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Publisher's Summary

Clearly, the Greeks are a source of much that we esteem in our own culture: democracy, philosophy, tragedy, epic and lyric poetry, history-writing, our aesthetic sensibilities, ideals of athletic competition, and more. But what is it about Hellenic culture that has made generations of influential scholars and writers view it as the essential starting point for understanding the art and reflection that define the West? This series of 24 lectures by an accomplished Greek scholar and teacher traces the complex web of links between the present and its Mediterranean origins, taking you from the Late Bronze Age up to the time of Philip II of Macedon and his son Alexander the Great. It's an intellectual journey that lets you see ancient Greek civilization in the light shed by the newest and best research and criticism, expanding your understanding of history, literature, art, philosophy, religion, and more.
With a special focus on the two crucial centuries from 600-400 B.C.-the era of the Persian and Peloponnesian wars and of classical Athens as described in the histories of Herodotus and Thucydides and the philosophic dialogues of Plato-you'll come to understand how the uniquely "Greek" identity was forged, and how it gave root to so much of what we consider vital about our own present day. Just as important, you'll learn how the differences between our own modern values and beliefs and those of the Hellenic world-including slavery and the exclusion of women from public life-do not imply a lack of relevance to our own times but can instead teach us as just much as our affinities.

PLEASE NOTE: When you purchase this title, the accompanying reference material will be available in your Library section along with the audio.

©1998 The Teaching Company, LLC (P)1998 The Great Courses
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Customer Reviews

Most Helpful
4 out of 5 stars
By Mike on 03-07-14

Interpretive History, Not a Comprehensive Overview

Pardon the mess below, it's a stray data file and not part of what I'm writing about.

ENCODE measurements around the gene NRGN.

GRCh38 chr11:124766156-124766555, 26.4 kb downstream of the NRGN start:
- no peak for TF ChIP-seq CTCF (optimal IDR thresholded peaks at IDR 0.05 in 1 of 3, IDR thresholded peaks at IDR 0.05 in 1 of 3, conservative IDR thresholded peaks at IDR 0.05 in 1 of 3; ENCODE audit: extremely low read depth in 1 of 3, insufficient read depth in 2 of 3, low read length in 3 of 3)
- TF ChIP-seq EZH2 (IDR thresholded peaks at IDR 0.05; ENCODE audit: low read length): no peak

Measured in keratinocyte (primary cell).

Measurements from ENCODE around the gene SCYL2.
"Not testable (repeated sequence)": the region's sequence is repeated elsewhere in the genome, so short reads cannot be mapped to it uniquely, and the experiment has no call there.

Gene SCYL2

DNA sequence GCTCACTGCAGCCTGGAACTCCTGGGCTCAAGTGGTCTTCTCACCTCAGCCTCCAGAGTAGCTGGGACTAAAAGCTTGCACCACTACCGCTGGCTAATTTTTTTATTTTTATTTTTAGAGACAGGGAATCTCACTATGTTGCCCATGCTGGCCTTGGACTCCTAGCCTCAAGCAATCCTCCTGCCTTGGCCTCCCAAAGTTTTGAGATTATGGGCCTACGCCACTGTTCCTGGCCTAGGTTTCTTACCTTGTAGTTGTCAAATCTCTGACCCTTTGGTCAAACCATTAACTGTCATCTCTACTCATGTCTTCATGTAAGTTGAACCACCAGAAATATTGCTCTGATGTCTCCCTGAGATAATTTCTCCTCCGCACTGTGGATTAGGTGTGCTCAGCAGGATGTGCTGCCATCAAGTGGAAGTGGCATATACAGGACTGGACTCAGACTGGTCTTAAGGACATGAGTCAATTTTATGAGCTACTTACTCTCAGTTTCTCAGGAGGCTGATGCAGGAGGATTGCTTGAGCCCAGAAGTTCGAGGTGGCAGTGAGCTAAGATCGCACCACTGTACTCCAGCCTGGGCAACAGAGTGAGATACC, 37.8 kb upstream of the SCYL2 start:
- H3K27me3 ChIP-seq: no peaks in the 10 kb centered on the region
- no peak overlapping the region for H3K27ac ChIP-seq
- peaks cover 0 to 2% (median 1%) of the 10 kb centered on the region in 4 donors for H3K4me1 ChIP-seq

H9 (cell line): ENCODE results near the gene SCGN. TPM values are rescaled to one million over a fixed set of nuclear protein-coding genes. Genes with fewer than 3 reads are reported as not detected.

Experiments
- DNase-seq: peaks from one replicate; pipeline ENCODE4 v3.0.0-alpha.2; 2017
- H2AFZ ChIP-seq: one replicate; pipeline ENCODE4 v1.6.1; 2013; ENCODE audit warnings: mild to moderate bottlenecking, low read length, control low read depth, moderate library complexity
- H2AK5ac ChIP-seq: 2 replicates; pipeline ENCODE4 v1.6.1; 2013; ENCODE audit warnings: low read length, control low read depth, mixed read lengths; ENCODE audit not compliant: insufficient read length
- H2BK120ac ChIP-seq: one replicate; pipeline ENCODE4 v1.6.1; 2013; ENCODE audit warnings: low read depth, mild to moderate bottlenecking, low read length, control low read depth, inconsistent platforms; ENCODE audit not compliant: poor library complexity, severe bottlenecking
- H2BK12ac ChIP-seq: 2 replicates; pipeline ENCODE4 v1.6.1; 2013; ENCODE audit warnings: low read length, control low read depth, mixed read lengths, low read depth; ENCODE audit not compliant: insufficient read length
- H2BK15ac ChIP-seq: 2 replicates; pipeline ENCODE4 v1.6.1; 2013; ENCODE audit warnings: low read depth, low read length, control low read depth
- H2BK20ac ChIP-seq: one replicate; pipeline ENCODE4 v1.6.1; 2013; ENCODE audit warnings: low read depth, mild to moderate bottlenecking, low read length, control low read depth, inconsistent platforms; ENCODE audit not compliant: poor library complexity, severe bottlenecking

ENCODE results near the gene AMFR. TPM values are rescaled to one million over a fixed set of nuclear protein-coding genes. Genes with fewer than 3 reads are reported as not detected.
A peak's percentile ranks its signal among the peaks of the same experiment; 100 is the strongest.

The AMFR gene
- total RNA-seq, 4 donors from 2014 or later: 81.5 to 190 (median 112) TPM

Any additional comments?

The professor who does this series is brilliant and those who have some familiarity with ancient Greek civilization will enjoy the insights and interpretations he offers. I highlighted the fact that the author does A LOT of interpreting in this series. Because of this, while he does cover all of ancient Greek civilization from its origins in Minoan and Mycenean civilizations to its radical change in Alexander the Great, he is not as comprehensive as I would have liked and leaves some gaps and much material untouched. Those of you who are looking for a good, first, general overview of ancient Greek civilization should look elsewhere. However, if you've already had your overview and would like to hear the perspective of a well established scholar on the ancient Greeks, then this book will be right for you.

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20 of 20 people found this review helpful

3 out of 5 stars
By Jay on 02-18-14

A little disappointed

Any additional comments?

I recently listened to the History of Ancient Rome by Garett Fagan and was blown away. He did a fantastic job of telling the story from start to finish, level setting for those who are new to the topics and left you filled feeling quite knowledgable. Therefore, I was expecting something similar from Ancient Greek Civilization but that was not the case.

This speaker seemed to assume you had more background to begin with, bounced around a lot more and was more interested in discussing interpretations than walking you through the basic story. I think I would've enjoyed this more if I had first took a course on Ancient Greek history and listened to this afterwards. It felt more like a conversation you would have after taking such a course.

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23 of 25 people found this review helpful

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Customer Reviews

Most Helpful
5 out of 5 stars
By katie on 06-07-18

super listen.

Great listen. couple of sound problems. but ok . Great starting point on Greek history

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5 out of 5 stars
By Nik Jewell on 05-09-18

Interesting Asides

Whilst this course is organised chronologically its thrust is not really to provide a comprehensive history of Archaic and Classical Greece; those expecting the same should look elsewhere.

Instead, there numerous reasonably detailed forays into topics of interest to the lecturer from which, whilst I am reasonably well read on Ancient Greece, I learnt genuinely new things.

It is briskly presented with lots of content; no need for the usual 1.25x or 1.5x speed that I listen to The Great Course at.

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